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Fraunhofer works on the recycling of permanent magnets from electric motors

The project FUNMAG from high school Fraunhofer IWKS (specializing in resource and material recycling) aims to demonstrate the economic and technical feasibility from the recycling of magnets from large-scale electric motors. Funded by the German state through the Hessen Agentur agency, the Fraunhofer team is working to demonstrate that electric motors with recycled magnets can offer the same performance than those with new magnets.

Permanent magnets are currently essential for synchronous electric motors in electric vehicles. Embedded in their rotor, they provide a magnetic flux when they are magnetized with another field, not losing their properties once the cause that causes the magnetism ceases. Thanks to them, no external excitation or brushes are needed to generate the magnetic field in the rotor and make it rotate when exposed to the externally generated field in the stator, which makes them more compact and simpler.

After his industrial generalization in the 1990s, they have increased their demand by the automotive industry until in 2018, manufacturers opted, in 93% of cases, to equip their electric cars with permanent magnet motors. They are scarce, expensive and difficult to recycle and, today, although there are other alternatives, the two largest producers of rare earths in the world are China and the United States.

According to the Fraunhofer institute, despite how expensive they are and the difficulty involved in their production, magnets they usually end up in a junkyard at the end of their useful life, where they melt together with the rest of the steel. However, there are now proven methods for recycling these magnets. With the FUNMAG project (“Functional Magnetic Recycling for Sustainable Electric Mobility”), the team of scientists set out to bridge the gap between theory and practice.

To perform their experiments, the team acquired an electric bike, an electric scooter and a hoverboard. His intention was to analyze the characteristics of the electric motors of each of these vehicles in order to determine the real specifications and compare them with those of electric motors with recycled magnets, explains project manager Konrad Opelt.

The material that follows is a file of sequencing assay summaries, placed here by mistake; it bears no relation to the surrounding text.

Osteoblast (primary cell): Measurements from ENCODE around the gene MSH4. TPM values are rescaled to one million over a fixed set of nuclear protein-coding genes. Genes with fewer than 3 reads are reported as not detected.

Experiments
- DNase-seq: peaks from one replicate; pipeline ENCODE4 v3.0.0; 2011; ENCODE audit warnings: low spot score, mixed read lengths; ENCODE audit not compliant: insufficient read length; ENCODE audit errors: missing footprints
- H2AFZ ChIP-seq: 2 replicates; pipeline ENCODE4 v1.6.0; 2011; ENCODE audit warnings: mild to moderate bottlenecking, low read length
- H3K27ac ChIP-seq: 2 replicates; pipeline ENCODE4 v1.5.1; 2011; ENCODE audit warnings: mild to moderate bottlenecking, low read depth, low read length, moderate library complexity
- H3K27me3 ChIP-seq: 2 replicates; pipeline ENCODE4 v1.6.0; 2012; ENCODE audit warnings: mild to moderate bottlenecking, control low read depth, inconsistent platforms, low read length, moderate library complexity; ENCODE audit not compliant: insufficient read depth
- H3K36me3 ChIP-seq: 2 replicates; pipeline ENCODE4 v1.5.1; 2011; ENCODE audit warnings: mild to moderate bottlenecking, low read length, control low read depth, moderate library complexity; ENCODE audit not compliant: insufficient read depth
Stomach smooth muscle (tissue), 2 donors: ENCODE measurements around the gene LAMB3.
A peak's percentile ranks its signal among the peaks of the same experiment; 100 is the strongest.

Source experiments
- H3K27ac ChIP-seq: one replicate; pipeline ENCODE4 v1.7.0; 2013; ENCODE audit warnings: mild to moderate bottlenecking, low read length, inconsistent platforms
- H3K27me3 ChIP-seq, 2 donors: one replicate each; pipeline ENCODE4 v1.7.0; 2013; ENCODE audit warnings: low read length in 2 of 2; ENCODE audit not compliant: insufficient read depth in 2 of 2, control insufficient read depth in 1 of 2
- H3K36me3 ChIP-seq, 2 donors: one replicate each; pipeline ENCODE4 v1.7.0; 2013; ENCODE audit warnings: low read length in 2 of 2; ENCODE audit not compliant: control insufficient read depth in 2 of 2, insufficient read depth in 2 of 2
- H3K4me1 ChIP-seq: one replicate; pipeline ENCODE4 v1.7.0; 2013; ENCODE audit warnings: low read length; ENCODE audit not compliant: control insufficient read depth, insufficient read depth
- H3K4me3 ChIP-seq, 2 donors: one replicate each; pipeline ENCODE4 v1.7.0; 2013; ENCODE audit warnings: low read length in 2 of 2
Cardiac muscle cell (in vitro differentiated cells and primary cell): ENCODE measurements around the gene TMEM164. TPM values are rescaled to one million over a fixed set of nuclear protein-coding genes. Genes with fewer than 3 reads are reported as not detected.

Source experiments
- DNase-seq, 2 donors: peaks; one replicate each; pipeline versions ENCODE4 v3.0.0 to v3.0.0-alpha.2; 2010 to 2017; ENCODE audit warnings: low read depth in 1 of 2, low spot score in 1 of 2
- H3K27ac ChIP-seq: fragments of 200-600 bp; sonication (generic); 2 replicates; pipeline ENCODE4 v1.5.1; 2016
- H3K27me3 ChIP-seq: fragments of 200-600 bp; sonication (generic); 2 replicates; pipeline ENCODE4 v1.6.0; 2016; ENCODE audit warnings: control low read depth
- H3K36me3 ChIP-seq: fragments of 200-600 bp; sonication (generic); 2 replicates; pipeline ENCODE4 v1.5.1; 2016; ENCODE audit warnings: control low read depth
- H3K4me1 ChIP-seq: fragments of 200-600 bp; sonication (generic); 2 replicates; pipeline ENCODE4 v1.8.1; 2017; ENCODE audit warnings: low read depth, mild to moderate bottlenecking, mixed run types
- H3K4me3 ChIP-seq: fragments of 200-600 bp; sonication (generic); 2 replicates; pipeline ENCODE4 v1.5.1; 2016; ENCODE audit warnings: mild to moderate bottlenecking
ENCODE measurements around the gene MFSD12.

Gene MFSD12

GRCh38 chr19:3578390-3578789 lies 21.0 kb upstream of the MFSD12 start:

recycling permanent magnets electric motors fraunhofer-interior
If the magnets of discarded motors are separated, the result will generally be a mixture of several magnets, the precise characteristics of which are undefined.

For the study it was essential to start from realistic cases. If magnets are removed from motors that have been discarded the result will generally be a mix of various magnets, whose precise characteristics are undefined, continues to explain Opelt. “Therefore, our goal was to show that the recycling process can also cope with undefined base materials, with these unknowns in the process. And no one has done this before us.”

With recycling, and compared to the production processes of a new magnet, some steps can be skipped. The melting of the material Starting at about 1,400 degrees is not necessary, and can be omitted for recycled magnets. It would also alleviate the harmful burden on the environment caused by the removal of raw materials for the environment.

The old magnets are put in contact with a hydrogen atmosphere and then go through the usual steps of the manufacturing process. According to Fraunhofer, in the recycling process thousands of magnets could be processed simultaneously in the recycling process. The performance of recycled magnets can be determined in the finished product or even in the previous powder stage.

Fraunhofer scientists are currently working to optimize the recycling process. Opelt is confident that the recycled magnets can soon be used in electric motors. A portfolio of properties will be derived from your research that will provide future users with recommendations on how the recycling process can be modified in such a way that the desired properties for the magnets are achieved, depending on the initial composition.

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